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April 18, 2006 - Spokesman-Review (WA)

Activists Also Get A Hearing Downtown

By Jody Lawrence-Turner, Staff writer

Return to Drug War News: Don't Miss Archive

(Note: The entire home office staff of the November Coalition, all dressed as prisoners, joined with hundreds of other protesters outside the Davenport Hotel during VP Cheney's visit. Cheney was in town for a fund-raiser for fellow Republican and war hawk Mike McGavick.)

While supporters greeted Vice President Dick Cheney inside the Davenport Hotel on Monday afternoon, hundreds of protesters gathered outside.

Their signs, scrawled and printed on poster board, cloth and college-ruled notebook paper, covered the gamut.

"We Believe in Telling the Truth in this Washington," "Got Integrity?" "Impeach, Convict, Imprison," "No Blood for Oil," "Who Would Jesus Bomb?" "Health care, not Warfare" and "Peace Not War" were just a few of the messages displayed by the nearly 300 protesters.

The most common theme was anti-war.

"If we can get diplomacy, we can solve everything else," said Avery Rendon, one of about 100 members of the Peace and Justice Action League of Spokane at the protest. "Bring them home," Rendon shouted.

Protesters stood shoulder-to-shoulder on all four corners of Sprague and Lincoln while, near the front doors of the hotel, about 23 people held up signs supporting GOP Senate candidate Mike McGavick. Patrons inside the Davenport peered from second-story windows as the crowd chanted: "Bush and Cheney got to go, hey, hey, go home."

While some protesters' signs crossed the line between statement and trash-talk, the crowd remained well-behaved.

Spokane Valley resident Mary Colby brought her sons to the protest. With hand-painted T-shirts that read "End the War" and sporting hunter-orange pants, Simon and Colin Colby, twin 2-year-olds, watched from their stroller.

Hunter orange was a popular color outside the Davenport. People wore orange hats, shirts, and vests to mock Cheney's accidental shooting of a hunting companion.

"This is a pretty good turnout for Spokane given the conservative district," said Emily Walters, co-president of Gonzaga University's young Democrats club. Walters said she was there to show her party's objection to the use of taxpayers' money on a campaign fundraiser for McGavick.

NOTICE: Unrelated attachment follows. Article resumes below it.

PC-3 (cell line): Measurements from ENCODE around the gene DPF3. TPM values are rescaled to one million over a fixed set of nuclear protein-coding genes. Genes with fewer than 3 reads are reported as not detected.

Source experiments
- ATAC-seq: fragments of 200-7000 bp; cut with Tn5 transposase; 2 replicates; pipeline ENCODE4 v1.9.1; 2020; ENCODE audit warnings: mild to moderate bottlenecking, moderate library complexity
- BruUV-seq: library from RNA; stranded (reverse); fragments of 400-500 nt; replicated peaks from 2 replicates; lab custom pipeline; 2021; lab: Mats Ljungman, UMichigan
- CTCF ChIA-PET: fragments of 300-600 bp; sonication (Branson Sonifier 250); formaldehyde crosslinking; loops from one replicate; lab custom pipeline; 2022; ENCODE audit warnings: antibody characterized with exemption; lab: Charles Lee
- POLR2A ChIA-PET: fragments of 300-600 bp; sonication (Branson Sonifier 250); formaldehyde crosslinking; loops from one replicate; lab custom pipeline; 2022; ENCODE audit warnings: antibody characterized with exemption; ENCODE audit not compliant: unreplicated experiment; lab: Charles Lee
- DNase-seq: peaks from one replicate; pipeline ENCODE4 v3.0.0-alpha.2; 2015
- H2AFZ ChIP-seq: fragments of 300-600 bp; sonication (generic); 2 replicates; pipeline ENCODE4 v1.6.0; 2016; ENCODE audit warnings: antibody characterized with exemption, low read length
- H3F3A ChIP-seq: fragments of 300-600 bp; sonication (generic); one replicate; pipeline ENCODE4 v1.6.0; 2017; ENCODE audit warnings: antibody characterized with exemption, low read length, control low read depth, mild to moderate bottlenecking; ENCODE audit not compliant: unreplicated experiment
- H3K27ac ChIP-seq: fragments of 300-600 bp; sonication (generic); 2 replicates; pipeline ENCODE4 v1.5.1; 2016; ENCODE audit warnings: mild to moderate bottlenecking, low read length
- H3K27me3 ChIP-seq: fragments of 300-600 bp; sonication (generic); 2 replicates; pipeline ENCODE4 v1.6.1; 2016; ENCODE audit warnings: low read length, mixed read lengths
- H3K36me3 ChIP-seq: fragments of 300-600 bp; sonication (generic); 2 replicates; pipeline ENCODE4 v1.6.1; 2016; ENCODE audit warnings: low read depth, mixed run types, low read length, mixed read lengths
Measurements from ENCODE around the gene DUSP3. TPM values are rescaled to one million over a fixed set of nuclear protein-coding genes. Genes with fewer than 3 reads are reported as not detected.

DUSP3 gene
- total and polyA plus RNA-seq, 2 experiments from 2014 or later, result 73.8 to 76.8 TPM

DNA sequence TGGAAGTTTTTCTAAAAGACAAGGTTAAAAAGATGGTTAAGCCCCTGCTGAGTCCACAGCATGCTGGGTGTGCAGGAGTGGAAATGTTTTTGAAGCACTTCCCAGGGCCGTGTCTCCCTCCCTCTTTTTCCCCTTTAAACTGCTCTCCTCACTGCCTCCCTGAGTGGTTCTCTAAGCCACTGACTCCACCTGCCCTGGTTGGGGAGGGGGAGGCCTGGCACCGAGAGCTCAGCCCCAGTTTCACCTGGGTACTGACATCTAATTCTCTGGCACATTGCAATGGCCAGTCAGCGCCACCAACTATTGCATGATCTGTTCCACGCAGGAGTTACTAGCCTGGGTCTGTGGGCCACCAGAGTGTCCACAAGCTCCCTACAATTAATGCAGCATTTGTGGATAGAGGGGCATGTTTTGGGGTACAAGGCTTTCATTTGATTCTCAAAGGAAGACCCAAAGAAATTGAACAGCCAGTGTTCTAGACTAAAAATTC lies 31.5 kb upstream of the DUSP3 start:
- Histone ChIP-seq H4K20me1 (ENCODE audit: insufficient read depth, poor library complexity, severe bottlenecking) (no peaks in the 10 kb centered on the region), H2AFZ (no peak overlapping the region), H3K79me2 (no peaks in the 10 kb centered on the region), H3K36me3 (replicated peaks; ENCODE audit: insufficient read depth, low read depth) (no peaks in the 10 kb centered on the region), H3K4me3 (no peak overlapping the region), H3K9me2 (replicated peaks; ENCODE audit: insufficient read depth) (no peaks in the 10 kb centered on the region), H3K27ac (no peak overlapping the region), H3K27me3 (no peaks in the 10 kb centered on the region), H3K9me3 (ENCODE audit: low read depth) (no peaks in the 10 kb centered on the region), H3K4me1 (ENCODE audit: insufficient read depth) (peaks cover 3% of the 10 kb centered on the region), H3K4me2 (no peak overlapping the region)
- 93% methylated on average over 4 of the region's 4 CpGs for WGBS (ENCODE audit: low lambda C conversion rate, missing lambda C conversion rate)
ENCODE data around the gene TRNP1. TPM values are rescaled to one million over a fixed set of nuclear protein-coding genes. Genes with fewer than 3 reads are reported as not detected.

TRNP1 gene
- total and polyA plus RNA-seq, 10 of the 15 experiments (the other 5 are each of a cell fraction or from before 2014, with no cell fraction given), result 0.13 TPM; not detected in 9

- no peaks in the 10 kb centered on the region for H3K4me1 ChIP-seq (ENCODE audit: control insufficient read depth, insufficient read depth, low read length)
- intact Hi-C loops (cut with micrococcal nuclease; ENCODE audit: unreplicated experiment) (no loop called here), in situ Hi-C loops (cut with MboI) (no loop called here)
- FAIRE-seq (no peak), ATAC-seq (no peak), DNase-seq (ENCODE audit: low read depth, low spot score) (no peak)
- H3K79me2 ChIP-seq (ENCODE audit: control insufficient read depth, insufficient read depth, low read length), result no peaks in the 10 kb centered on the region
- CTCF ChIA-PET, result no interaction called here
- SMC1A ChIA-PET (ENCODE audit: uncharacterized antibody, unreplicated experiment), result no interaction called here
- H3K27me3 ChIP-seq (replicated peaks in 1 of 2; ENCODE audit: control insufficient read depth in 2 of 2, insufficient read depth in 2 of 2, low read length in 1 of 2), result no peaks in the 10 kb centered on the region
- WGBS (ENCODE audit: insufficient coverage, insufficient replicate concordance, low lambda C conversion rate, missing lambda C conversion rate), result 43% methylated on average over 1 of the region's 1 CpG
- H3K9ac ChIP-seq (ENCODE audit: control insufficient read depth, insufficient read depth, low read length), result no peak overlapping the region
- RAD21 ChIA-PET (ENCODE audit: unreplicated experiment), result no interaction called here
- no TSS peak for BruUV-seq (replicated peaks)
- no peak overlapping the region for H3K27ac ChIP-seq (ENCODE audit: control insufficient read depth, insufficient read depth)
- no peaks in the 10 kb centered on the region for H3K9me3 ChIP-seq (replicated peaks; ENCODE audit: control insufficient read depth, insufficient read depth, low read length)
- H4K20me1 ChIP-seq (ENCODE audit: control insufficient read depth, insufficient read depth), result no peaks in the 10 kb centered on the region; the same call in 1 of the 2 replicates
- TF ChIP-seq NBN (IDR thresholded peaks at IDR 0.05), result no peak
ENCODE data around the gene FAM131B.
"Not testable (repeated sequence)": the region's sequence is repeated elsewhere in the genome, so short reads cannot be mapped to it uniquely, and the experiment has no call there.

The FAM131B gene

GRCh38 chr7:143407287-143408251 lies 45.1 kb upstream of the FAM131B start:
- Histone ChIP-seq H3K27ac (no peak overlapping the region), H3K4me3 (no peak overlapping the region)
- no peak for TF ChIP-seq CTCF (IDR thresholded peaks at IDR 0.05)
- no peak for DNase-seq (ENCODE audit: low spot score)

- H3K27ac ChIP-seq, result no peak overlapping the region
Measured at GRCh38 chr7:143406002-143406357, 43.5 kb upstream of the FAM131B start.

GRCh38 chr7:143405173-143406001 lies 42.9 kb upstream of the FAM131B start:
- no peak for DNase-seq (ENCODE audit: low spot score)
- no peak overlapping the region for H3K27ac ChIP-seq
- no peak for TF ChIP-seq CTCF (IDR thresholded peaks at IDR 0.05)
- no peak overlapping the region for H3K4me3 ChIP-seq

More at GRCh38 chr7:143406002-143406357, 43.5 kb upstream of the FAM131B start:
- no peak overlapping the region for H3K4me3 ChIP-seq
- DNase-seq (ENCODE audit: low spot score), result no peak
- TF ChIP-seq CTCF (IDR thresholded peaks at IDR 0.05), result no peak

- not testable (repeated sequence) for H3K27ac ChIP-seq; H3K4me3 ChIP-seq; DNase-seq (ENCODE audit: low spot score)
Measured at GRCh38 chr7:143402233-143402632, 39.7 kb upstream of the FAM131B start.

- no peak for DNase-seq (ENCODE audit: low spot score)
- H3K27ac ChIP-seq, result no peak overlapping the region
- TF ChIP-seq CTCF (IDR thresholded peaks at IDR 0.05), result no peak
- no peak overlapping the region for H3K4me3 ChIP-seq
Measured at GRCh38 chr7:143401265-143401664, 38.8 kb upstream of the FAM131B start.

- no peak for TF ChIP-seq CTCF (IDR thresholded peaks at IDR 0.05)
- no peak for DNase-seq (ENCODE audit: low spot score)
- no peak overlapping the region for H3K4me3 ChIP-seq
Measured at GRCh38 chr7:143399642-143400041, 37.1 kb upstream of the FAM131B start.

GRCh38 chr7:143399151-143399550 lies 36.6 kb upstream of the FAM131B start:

Two students from North Idaho College stood outside the Davenport to protest Cheney "using his position of power as a position of profit," said 23-year-old Ryan Robinson.

He and a fellow student, 20-year-old Kathleen Kelley, weren't surprised to see the large crowd. "Even Republicans are mad," Kelley said.

Earlier Monday in Everett, Cheney was greeted by dozens of demonstrators, some waving flags in support, others carrying "Impeach Bush" signs.

"It's an unjust, unnecessary war. People are dying for no reason," said Albert Penta, a retired postal worker from Monroe, Wash. "It had nothing to do with 9/11 or protecting America. It's folly of the worst kind."

Vietnam veteran John McKee was there to show support.

"He's second in charge of the military," said McKee, who lives in Lynnwood, Wash. "I want the troops in the field to know that I'm here, I believe in them, the mission, and I believe in the president."

As Cheney's Spokane visit neared its end, protesters shifted from Lincoln and Sprague to Post and First Avenue, in hopes of making their presence more visible to the vice president during his departure.

"I don't care if I see him," said Scott Weston of Hauser Lake, Idaho. "I just want him to know we're here."

The crowd booed when the motorcade flipped a U-turn and avoided them altogether.

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